‘Balikbayan’ from US spared from planned PH visa requirement
“Balikbayan” Filipinos from the United States will not be affected by President Rodrigo Duterte’s plan to impose visa requirements on Americans traveling to the Philippines in retaliation for the US ban of Filipino officials involved in the detention of Sen. Leila de Lima.
Malacañang issued the clarification on Wednesday after an earlier announcement that even Filipino-Americans would be required visas should the United States actually ban any Filipino official on account of De Lima’s detention.
The Palace announced the planned tit for tat after the US ban became law on Dec. 20, when US President Donald Trump signed the $4.7-trillion federal budget, which carried a provision imposing the ban on human rights abusers.
United States Senators Patrick Leahy (Democrat, from Vermont) and Richard Durbin (Democrat, Illinois) wrote the provision, a sanction on the Duterte administration for silencing critics of its brutal war on drugs under the Global Magnitsky Human Rights Accountability Act.
The criticisms of Leahy and Durbin are “misplaced,” according to presidential spokesperson Salvador Panelo, who also announced that the two Democrats would be barred from the Philippines.
Later, the Palace escalated the ban to include all Americans should the United States proceed with the sanction on Duterte officials behind De Lima’s detention on drug charges, which she had described as retaliation for her investigation of alleged extrajudicial killings in Mr. Duterte’s drug war.
Panelo said Mr. Duterte would issue an executive order requiring American citizens, “including Filipino-Americans,” to get visas for travel to the Philippines.
On Wednesday, however, Panelo issued a statement clarifying that Filipinos living in the United States and visiting the Philippines as balikbayan will not be affected by the administration’s action.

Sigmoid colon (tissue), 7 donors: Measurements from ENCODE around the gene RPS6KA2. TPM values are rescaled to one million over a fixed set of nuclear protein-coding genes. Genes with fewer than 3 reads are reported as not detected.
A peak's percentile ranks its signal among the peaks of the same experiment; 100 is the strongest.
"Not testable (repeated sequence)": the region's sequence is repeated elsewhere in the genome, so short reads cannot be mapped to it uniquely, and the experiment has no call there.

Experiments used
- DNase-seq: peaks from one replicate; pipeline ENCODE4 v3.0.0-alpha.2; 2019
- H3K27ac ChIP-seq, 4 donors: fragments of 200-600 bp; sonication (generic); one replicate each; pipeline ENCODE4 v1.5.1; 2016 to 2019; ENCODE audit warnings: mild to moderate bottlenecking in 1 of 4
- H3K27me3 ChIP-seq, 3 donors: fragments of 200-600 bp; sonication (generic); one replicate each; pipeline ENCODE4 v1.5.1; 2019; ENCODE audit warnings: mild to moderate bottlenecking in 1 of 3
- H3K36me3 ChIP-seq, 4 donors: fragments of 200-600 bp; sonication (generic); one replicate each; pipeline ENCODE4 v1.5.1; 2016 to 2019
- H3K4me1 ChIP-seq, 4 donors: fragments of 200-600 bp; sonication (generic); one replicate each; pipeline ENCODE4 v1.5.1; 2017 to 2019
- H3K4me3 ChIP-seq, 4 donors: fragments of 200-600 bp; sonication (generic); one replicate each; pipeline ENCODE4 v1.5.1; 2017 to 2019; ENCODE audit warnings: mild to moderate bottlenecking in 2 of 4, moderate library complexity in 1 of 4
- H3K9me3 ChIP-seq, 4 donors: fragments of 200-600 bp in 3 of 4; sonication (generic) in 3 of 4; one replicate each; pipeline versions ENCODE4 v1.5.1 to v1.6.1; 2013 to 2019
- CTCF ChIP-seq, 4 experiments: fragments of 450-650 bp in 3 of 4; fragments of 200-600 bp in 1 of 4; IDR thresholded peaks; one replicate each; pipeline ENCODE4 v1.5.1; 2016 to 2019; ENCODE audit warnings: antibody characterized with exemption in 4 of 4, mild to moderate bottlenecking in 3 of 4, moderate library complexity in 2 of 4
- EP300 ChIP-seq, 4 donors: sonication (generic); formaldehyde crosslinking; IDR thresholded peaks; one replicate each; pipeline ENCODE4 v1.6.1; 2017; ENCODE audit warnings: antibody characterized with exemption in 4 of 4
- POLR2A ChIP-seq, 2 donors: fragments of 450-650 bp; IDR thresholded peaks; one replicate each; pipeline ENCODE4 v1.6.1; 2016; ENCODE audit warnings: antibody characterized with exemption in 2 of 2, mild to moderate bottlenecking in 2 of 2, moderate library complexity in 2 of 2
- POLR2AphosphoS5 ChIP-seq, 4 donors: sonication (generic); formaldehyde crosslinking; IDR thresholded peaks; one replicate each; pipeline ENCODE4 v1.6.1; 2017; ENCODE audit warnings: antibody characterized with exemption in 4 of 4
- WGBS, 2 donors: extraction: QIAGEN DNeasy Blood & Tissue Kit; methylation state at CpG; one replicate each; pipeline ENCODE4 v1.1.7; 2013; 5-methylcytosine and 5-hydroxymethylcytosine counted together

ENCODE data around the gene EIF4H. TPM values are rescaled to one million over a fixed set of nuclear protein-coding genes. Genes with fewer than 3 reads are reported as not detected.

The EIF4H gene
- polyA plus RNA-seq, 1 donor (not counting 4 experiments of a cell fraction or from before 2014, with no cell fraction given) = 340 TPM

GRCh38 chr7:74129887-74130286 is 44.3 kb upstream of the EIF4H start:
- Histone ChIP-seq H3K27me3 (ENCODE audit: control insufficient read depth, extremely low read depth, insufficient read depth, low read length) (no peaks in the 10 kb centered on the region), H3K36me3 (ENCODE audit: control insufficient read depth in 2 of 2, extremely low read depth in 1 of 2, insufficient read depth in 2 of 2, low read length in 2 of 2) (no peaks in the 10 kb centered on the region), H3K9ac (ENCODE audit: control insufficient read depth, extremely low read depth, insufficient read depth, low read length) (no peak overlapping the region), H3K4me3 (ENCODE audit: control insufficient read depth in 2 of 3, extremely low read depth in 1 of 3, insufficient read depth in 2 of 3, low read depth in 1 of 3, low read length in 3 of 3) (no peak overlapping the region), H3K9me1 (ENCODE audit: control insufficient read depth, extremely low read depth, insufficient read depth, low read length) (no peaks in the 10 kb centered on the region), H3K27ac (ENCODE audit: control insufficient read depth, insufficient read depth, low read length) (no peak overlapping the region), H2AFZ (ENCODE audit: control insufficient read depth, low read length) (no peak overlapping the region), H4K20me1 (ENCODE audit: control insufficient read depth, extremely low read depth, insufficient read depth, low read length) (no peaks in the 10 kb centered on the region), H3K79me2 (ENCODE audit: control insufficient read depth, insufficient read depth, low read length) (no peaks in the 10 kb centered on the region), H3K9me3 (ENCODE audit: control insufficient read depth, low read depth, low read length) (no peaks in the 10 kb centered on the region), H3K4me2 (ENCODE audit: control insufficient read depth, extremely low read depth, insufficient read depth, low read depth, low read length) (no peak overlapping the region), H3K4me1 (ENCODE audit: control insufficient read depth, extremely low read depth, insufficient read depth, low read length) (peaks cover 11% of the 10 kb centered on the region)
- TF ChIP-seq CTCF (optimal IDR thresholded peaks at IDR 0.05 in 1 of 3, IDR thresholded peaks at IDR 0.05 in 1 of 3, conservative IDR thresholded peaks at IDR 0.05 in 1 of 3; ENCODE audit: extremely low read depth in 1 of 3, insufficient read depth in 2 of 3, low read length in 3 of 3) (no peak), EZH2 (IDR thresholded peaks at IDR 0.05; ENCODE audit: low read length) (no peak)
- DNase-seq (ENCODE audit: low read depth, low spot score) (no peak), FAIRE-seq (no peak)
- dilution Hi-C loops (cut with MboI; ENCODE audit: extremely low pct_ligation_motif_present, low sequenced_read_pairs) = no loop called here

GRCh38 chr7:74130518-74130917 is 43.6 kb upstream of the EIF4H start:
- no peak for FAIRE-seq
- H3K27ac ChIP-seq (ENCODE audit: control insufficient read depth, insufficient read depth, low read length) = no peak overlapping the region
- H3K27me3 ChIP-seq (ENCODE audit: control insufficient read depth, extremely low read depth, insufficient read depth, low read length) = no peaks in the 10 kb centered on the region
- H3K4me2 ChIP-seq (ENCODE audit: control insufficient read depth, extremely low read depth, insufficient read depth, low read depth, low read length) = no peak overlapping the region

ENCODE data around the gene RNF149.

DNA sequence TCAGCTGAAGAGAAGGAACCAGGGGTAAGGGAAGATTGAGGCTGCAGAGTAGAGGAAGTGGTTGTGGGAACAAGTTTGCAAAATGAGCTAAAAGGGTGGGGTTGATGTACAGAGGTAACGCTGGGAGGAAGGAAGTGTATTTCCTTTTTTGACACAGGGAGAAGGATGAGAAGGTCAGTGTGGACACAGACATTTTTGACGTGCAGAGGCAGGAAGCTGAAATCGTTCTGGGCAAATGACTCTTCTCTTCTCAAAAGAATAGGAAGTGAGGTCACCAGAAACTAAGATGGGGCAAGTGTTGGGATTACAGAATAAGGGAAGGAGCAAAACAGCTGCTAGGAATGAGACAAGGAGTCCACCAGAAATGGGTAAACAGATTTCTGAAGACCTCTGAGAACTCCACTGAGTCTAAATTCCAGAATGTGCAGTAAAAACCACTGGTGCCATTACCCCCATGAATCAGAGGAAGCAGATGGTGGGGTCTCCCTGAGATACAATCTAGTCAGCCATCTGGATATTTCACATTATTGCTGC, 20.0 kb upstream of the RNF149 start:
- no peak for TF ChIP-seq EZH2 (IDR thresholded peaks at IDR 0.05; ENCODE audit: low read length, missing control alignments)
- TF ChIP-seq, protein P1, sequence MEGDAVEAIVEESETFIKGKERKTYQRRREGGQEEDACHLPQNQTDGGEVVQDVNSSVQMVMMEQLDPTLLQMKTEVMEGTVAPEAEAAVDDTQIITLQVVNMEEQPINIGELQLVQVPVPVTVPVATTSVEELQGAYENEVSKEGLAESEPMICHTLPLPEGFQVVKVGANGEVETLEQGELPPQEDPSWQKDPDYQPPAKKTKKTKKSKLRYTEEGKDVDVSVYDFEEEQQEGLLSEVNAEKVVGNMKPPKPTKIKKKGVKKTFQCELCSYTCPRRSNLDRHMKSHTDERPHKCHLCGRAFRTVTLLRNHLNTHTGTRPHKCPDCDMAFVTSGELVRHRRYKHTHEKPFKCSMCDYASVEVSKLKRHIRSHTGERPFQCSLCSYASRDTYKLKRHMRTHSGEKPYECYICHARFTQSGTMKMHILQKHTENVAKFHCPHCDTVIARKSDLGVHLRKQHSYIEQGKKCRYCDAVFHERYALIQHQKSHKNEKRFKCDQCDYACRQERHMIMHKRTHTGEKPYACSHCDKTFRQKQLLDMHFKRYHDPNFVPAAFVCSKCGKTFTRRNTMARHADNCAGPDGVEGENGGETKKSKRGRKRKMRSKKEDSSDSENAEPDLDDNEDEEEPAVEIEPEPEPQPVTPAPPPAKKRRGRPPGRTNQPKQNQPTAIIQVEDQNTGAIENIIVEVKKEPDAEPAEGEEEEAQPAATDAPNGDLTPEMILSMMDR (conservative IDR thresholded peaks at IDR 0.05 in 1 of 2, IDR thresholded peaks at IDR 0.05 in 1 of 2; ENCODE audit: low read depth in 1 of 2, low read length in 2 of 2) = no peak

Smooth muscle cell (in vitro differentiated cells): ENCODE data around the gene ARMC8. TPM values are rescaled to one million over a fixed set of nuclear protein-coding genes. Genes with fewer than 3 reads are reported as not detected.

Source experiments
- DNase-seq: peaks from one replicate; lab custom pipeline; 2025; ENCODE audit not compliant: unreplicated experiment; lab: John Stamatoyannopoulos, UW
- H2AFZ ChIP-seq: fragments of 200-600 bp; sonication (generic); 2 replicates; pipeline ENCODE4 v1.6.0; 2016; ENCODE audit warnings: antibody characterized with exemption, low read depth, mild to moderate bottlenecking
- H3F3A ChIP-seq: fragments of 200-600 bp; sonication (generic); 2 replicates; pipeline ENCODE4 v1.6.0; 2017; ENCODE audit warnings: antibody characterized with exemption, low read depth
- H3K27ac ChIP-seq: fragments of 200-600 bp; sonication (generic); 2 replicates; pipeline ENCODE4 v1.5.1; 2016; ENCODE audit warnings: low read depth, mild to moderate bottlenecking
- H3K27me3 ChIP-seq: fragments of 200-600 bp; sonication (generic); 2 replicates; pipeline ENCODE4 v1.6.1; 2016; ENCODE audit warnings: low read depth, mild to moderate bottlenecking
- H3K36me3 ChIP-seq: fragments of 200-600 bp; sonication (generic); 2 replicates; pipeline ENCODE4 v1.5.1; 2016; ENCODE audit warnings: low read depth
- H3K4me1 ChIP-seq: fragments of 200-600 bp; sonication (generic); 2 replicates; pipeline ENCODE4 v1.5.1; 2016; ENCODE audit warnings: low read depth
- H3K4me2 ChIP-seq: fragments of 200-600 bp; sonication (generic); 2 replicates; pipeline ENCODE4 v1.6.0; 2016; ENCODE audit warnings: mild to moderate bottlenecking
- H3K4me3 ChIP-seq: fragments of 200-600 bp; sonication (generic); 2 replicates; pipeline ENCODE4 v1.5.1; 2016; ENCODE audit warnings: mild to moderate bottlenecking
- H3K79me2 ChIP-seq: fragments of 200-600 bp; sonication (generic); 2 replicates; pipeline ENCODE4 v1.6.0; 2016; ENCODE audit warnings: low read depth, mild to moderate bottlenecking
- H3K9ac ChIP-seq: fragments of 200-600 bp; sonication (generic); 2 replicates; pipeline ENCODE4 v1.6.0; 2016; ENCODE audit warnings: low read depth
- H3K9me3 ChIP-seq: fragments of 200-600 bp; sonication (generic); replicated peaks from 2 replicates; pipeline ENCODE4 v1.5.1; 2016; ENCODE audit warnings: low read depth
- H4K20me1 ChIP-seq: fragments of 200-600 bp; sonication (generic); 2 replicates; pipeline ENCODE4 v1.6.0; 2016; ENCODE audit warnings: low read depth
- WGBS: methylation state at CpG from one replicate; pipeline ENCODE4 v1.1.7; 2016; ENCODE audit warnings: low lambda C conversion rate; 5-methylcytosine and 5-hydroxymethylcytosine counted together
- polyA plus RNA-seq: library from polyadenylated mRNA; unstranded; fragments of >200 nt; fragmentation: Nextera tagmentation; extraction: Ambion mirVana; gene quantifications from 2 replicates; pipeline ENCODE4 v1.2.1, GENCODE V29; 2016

Panelo defended the visa requirement for foreigners as “an exercise of a sovereign right and is not an insult to any particular community.”
Filipinos required US visas
He noted that the US government has long been requiring Filipinos to have US visas to be able to travel to the United States.
“As the community of nation believes in, ‘diplomacy is equality,’” Panelo added.
Responding to Malacañang’s threat last week, Durbin said the “Duterte regime should stop threatening the travel of these Filipino-Americans and so many others who travel between our nations, and instead release Senator De Lima or [give her] a quick and credible trial.”
Leahy prodded the administration to “either release Senator De Lima immediately or provide her the fair, public trial she is entitled to.”
Panelo said the remarks of the two American lawmakers were coming from “either absolute ignorance or shameful bias.”
“The call of these foreign officials to release Sen. Leila de Lima, who is presently facing charges before an independent Philippine court, is a brazen interference into our sovereignty,” he said.
“Their alternative demand to provide [her] a fair, speedy and credible trial is totally misplaced because precisely, that is being given her by the hearing court as required by the Constitution,” he said.
‘Unfair publicity stunts’
“If any party feels that such constitutional guarantee is not being observed, then [that] party should avail [itself] of appropriate remedial measures under Philippine law instead of resorting to unfair publicity stunts,” he said.
Panelo said all Filipinos were “impleaded” in De Lima’s case “by reason of her wrongful acts.”
“Hence, any undue persuasion that tramples upon our judicial processes or puts any form of tension on the officers of our courts relative thereto must be condemned accordingly by all citizens of this state,” he said.
Subscribe to INQUIRER PLUS to get access to The Philippine Daily Inquirer & other 70+ titles, share up to 5 gadgets, listen to the news, download as early as 4am & share articles on social media. Call 896 6000.